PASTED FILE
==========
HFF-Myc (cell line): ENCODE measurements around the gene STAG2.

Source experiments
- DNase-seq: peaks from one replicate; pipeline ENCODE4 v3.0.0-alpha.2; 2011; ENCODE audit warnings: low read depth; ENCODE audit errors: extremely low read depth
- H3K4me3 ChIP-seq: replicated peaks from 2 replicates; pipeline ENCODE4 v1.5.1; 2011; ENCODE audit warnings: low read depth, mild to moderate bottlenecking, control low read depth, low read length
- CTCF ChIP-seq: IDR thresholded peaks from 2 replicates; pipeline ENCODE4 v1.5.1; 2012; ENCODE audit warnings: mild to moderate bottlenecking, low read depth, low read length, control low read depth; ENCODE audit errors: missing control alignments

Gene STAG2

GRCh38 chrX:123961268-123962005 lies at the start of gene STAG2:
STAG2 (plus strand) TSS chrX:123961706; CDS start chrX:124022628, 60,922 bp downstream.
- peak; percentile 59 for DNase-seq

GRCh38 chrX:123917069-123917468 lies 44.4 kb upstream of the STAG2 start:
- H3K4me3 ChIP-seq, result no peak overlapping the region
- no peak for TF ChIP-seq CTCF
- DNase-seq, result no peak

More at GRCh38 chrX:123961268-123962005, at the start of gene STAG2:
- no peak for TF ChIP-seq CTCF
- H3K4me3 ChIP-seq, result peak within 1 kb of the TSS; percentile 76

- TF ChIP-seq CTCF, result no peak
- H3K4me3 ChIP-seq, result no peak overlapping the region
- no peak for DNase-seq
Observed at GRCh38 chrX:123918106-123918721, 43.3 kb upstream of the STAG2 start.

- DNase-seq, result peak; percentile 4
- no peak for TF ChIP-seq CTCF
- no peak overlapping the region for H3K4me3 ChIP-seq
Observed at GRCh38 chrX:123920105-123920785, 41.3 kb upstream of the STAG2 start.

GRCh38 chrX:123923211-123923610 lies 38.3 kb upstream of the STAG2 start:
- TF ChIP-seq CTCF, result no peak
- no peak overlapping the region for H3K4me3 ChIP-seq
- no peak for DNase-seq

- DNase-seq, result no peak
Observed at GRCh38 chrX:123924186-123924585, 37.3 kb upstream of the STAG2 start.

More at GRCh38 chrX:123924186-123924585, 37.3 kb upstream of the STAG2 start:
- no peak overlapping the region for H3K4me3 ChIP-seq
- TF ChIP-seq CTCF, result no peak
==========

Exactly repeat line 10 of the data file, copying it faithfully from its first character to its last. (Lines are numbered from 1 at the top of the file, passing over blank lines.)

GRCh38 chrX:123917069-123917468 lies 44.4 kb upstream of the STAG2 start: